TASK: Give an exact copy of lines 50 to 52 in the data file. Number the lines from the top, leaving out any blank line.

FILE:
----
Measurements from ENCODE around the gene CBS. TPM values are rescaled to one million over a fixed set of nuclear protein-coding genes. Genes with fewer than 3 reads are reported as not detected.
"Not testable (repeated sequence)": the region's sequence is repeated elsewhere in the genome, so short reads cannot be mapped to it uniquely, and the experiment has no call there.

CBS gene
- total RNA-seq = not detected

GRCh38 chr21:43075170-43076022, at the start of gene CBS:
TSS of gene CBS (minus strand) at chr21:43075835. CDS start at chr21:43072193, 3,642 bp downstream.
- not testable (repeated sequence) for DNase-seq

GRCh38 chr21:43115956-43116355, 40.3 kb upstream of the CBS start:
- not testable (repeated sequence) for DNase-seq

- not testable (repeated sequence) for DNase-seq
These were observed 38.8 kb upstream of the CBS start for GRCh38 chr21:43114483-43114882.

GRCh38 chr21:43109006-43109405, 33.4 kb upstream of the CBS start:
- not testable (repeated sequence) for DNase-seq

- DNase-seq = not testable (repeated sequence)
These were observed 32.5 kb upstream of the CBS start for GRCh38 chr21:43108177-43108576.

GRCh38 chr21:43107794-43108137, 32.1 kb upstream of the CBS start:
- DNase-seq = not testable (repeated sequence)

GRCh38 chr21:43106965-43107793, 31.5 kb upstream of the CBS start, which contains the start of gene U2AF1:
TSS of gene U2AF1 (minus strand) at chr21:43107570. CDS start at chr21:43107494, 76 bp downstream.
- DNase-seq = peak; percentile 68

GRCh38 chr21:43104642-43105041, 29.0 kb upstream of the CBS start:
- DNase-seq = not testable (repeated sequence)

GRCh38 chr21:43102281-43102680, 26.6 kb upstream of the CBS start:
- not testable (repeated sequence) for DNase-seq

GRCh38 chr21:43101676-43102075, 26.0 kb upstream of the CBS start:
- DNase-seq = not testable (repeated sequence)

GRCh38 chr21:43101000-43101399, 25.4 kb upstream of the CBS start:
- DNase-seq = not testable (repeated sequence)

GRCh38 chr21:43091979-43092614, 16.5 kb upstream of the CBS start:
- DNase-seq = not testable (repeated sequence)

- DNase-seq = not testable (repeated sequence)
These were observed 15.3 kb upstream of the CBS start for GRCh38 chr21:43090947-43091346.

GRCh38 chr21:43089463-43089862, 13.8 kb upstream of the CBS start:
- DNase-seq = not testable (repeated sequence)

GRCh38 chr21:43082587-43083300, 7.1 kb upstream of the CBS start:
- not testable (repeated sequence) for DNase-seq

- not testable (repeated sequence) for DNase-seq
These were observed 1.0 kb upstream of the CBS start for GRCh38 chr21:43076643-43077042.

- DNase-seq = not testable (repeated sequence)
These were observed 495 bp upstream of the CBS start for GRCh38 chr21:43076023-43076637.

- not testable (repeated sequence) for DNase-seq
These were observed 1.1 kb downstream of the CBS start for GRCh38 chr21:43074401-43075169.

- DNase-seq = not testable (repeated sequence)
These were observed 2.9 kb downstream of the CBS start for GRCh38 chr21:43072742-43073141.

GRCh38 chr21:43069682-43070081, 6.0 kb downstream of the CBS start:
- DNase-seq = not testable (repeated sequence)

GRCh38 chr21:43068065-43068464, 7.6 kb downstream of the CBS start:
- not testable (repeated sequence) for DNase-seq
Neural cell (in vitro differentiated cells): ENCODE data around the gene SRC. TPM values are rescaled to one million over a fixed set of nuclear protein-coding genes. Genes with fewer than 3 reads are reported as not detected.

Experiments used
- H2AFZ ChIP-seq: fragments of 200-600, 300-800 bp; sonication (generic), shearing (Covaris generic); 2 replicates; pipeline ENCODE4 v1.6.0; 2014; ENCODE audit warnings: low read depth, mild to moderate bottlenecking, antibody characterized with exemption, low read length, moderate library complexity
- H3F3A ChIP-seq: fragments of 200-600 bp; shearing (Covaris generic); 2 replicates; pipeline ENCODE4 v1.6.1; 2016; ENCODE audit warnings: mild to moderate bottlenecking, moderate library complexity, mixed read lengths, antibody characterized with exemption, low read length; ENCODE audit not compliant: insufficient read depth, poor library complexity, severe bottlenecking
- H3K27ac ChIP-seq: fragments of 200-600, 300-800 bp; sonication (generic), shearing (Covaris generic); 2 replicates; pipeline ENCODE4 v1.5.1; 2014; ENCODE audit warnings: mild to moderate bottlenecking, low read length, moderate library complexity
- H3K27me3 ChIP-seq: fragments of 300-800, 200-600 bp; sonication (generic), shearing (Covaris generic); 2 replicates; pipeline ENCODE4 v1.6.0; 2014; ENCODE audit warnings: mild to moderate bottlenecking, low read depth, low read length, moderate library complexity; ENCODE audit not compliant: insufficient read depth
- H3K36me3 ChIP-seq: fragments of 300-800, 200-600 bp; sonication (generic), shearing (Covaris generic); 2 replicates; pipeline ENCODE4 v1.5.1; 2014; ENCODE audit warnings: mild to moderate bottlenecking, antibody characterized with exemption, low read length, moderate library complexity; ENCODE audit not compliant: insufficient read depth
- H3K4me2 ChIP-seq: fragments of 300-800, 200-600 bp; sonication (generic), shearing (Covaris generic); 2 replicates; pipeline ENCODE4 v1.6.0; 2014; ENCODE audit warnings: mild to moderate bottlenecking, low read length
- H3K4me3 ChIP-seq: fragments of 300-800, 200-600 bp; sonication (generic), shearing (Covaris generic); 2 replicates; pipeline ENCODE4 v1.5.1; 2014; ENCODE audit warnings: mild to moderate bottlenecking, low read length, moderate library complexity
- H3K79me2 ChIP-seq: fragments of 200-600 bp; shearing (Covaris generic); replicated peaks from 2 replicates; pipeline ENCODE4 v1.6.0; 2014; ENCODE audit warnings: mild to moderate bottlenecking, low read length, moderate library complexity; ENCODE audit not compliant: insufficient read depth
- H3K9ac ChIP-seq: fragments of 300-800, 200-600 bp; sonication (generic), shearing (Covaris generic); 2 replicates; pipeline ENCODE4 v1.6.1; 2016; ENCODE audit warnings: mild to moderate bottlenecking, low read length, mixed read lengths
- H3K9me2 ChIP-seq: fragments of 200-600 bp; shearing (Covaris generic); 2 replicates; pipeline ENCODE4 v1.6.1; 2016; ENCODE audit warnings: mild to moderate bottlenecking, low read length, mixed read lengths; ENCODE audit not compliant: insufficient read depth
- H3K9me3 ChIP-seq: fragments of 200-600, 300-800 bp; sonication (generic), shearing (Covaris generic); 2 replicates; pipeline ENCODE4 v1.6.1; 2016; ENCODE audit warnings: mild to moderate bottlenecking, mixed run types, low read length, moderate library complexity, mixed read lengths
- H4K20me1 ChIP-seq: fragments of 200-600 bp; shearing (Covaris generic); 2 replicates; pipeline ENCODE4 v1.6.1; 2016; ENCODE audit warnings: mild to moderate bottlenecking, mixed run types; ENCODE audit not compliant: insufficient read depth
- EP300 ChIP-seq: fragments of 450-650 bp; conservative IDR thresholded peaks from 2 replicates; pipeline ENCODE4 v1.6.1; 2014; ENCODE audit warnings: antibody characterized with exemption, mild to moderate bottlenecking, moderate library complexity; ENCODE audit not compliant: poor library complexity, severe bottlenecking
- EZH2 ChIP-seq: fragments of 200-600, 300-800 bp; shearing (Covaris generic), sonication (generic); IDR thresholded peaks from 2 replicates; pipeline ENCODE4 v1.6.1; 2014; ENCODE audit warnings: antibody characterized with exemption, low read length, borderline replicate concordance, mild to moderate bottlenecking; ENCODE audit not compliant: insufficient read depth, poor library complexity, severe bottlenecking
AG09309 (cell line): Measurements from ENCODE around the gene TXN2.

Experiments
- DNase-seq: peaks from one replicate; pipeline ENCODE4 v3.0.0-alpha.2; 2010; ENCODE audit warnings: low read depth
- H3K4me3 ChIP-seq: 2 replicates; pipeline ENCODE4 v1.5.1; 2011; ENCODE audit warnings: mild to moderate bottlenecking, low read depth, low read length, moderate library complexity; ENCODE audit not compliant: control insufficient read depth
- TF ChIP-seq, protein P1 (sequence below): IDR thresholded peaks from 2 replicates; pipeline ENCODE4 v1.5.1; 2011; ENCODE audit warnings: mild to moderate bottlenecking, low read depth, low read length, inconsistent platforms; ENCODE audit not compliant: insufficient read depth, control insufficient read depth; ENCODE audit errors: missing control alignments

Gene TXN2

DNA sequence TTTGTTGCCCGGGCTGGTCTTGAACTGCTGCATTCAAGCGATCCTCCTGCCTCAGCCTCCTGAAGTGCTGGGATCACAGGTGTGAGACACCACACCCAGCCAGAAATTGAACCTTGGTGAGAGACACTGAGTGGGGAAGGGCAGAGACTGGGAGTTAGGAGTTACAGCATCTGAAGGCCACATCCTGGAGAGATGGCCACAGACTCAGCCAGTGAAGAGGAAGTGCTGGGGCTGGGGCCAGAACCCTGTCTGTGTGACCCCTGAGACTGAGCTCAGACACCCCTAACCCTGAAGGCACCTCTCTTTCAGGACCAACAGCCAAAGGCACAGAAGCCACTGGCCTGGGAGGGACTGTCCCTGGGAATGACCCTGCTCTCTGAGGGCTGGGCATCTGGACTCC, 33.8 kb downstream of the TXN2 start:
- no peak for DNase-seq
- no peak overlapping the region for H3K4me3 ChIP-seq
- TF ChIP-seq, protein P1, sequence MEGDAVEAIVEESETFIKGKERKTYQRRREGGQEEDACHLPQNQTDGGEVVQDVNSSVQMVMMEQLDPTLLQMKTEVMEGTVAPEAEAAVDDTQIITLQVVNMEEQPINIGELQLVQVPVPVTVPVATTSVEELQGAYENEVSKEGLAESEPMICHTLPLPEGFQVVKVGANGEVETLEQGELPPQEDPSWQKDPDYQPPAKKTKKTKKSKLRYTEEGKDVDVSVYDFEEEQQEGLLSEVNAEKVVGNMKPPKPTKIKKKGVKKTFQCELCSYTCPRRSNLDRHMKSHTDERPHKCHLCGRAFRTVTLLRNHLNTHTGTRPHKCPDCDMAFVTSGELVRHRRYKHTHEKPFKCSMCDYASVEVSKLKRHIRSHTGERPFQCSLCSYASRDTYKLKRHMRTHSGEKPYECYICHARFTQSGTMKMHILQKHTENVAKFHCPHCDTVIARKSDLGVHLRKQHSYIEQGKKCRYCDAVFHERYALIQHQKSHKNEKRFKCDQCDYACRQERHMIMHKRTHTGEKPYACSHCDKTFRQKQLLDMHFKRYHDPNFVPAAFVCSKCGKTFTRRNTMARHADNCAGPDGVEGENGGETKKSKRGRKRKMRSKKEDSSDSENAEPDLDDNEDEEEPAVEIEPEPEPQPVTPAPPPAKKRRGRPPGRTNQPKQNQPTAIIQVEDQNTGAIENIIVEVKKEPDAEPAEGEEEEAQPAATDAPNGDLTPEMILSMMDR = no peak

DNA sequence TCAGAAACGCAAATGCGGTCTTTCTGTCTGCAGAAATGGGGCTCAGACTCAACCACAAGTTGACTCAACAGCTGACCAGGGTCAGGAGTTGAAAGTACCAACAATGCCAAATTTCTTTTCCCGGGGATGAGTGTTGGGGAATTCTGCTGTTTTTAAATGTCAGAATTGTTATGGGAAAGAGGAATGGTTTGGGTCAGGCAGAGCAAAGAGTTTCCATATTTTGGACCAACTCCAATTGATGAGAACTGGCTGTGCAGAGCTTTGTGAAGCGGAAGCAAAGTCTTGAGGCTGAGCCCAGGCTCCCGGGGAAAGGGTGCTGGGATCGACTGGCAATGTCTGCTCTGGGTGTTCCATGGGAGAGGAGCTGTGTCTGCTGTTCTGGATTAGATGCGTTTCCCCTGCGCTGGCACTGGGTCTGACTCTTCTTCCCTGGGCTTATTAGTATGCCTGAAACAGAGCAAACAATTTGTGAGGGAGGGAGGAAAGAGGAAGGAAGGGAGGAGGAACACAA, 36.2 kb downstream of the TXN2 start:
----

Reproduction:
Experiments used
- H2AFZ ChIP-seq: fragments of 200-600, 300-800 bp; sonication (generic), shearing (Covaris generic); 2 replicates; pipeline ENCODE4 v1.6.0; 2014; ENCODE audit warnings: low read depth, mild to moderate bottlenecking, antibody characterized with exemption, low read length, moderate library complexity
- H3F3A ChIP-seq: fragments of 200-600 bp; shearing (Covaris generic); 2 replicates; pipeline ENCODE4 v1.6.1; 2016; ENCODE audit warnings: mild to moderate bottlenecking, moderate library complexity, mixed read lengths, antibody characterized with exemption, low read length; ENCODE audit not compliant: insufficient read depth, poor library complexity, severe bottlenecking